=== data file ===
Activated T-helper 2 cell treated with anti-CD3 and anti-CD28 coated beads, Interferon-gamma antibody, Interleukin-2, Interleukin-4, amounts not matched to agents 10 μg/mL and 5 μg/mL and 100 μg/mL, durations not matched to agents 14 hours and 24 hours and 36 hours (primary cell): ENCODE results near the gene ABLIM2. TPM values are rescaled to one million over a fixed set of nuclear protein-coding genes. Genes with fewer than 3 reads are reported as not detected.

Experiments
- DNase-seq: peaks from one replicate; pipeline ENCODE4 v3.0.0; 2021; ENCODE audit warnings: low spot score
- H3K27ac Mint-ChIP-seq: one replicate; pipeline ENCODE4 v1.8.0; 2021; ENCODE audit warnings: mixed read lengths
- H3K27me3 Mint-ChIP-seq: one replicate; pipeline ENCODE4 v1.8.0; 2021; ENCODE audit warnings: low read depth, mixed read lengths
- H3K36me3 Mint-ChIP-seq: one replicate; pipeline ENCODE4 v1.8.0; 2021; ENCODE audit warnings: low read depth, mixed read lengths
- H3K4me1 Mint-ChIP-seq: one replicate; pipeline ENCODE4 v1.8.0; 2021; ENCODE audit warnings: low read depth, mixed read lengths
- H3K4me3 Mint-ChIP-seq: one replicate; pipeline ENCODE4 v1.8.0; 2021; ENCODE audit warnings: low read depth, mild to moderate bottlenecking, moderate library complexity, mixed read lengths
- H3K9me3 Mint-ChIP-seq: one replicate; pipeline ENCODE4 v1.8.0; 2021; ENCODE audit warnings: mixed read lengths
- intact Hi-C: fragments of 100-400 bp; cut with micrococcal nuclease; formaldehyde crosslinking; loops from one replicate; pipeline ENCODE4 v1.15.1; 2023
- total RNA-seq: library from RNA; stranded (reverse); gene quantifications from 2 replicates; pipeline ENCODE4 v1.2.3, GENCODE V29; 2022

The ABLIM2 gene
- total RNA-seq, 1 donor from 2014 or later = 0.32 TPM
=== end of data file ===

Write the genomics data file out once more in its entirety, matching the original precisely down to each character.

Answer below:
Activated T-helper 2 cell treated with anti-CD3 and anti-CD28 coated beads, Interferon-gamma antibody, Interleukin-2, Interleukin-4, amounts not matched to agents 10 μg/mL and 5 μg/mL and 100 μg/mL, durations not matched to agents 14 hours and 24 hours and 36 hours (primary cell): ENCODE results near the gene ABLIM2. TPM values are rescaled to one million over a fixed set of nuclear protein-coding genes. Genes with fewer than 3 reads are reported as not detected.

Experiments
- DNase-seq: peaks from one replicate; pipeline ENCODE4 v3.0.0; 2021; ENCODE audit warnings: low spot score
- H3K27ac Mint-ChIP-seq: one replicate; pipeline ENCODE4 v1.8.0; 2021; ENCODE audit warnings: mixed read lengths
- H3K27me3 Mint-ChIP-seq: one replicate; pipeline ENCODE4 v1.8.0; 2021; ENCODE audit warnings: low read depth, mixed read lengths
- H3K36me3 Mint-ChIP-seq: one replicate; pipeline ENCODE4 v1.8.0; 2021; ENCODE audit warnings: low read depth, mixed read lengths
- H3K4me1 Mint-ChIP-seq: one replicate; pipeline ENCODE4 v1.8.0; 2021; ENCODE audit warnings: low read depth, mixed read lengths
- H3K4me3 Mint-ChIP-seq: one replicate; pipeline ENCODE4 v1.8.0; 2021; ENCODE audit warnings: low read depth, mild to moderate bottlenecking, moderate library complexity, mixed read lengths
- H3K9me3 Mint-ChIP-seq: one replicate; pipeline ENCODE4 v1.8.0; 2021; ENCODE audit warnings: mixed read lengths
- intact Hi-C: fragments of 100-400 bp; cut with micrococcal nuclease; formaldehyde crosslinking; loops from one replicate; pipeline ENCODE4 v1.15.1; 2023
- total RNA-seq: library from RNA; stranded (reverse); gene quantifications from 2 replicates; pipeline ENCODE4 v1.2.3, GENCODE V29; 2022

The ABLIM2 gene
- total RNA-seq, 1 donor from 2014 or later = 0.32 TPM